There is always the concern of making a mech title feel right, and ZOE is no exception. Kojima and company have expended a great deal of effort to make sure the title looks ad plays incredibly well. Expect the camera movements and presentation to feel very much like an anime movie. ZOE will showcase the PS2's graphics power through the use of some incredible light-sourcing and textures. Impressive, expansive in-game environments will also feature huge amounts of detail and allow plenty of free movement. It's camera will also automatically lock on to opposing Orbital frames. The design of ZOE itself is already looking to be quite special, with the Mechs themselves really standing out as some of the most original, innovative and creative robot designs seen in quite some time, mixing both organic and mechanical elements. They have an intricacy and beauty to them that is almost lyrical, with their brilliant imaginative lines and humanoid forms creating an exotic, futuristic aesthetic reminiscent of a both classic anime and the designs of H.R. Giger (Alien). 


During play, you should see huge explosions and richly detailed space environments along with some spectacular effects such as blurring and weapons power-ups. ZOE's controls are also looking to be quite innovative, allowing for both simple controls and deep strategic play at once. ZOE's interface should be a simple one, utilizing both of PS2's analog pads and only 2 buttons. Its battle sequences should remind players of Virtual On and Armored Core, but the game will also mix in some exploration elements. All of this will be tied together with seamless cinematic sequences making for a title that reaches far beyond what it's inspirations ever dreamed of. Zone of the Enders promises to be much more than just the standard mech sim, but a complete world that gamers can fully explore and experience, more like a simulated Anime movie.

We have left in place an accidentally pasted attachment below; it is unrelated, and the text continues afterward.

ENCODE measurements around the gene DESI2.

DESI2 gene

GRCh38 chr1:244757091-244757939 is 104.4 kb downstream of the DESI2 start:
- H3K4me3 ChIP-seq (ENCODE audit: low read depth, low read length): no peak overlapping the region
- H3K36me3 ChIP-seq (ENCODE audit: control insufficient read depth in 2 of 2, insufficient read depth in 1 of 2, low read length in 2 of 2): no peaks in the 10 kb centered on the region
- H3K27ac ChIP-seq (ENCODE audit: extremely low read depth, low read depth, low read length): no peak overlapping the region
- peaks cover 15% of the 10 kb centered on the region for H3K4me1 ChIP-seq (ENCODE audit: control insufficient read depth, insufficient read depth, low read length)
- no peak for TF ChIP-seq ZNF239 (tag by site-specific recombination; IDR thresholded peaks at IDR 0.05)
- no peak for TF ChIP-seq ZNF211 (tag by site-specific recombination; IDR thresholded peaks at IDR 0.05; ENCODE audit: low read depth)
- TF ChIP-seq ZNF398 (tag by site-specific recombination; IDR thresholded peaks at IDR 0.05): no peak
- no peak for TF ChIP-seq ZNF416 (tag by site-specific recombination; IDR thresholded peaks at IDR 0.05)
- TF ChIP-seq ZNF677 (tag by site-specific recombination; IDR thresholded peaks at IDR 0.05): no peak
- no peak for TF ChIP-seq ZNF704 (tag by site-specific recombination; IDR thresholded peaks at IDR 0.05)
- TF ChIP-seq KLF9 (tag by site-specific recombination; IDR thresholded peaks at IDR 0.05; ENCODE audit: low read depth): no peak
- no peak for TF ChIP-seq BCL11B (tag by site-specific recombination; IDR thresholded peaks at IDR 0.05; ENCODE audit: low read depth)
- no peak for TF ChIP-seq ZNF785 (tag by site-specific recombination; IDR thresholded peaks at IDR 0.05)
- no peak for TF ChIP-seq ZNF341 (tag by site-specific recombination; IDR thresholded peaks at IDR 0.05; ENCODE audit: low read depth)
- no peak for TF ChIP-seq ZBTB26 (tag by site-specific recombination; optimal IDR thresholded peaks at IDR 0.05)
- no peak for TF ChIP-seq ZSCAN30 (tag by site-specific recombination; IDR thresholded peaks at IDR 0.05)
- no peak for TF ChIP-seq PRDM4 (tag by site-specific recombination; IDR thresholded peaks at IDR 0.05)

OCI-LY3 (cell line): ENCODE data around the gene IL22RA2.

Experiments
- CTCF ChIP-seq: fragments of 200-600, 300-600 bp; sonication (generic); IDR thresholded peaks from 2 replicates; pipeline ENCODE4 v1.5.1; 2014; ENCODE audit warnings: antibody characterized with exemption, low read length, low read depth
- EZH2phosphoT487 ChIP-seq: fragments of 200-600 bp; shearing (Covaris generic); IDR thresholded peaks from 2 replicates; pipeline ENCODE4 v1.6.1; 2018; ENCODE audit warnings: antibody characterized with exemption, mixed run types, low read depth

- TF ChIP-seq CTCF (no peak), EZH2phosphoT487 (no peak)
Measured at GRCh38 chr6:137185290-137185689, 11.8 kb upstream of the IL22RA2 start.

With top creators from both the animation and game worlds collaborating, Zone of the Enders should be one of the most innovative, best-looking and original playing titles for the PS2. Zone of the Enders promises to be one of the most innovative mech titles ever created - going far beyond the standard issue mech conventions. To sum up, the game should be unequaled in all aspects upon release. To add even more fire to the massive anticipation surrounding ZOE, rumor has it that Konami will also include a demo of Metal Gear Solid 2 creating an additional impetus to purchase the game. With the way Zone of the Enders is shaping up, it hardly sounds like it'll need the extra help when it comes out stateside sometime next year.


> Michael Palisano


ZOE's Orbital Frames display an intricate beauty, mixing

both mechanical and organic design for a distinct look.

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Zone of the Enders  promotional Art

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Zone of the Enders  screenshots


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Click below for larger views of  Konami's Zone of the Enders flyer passed out at E3.


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>Click here to view Konami's official Zone of the Enders Website.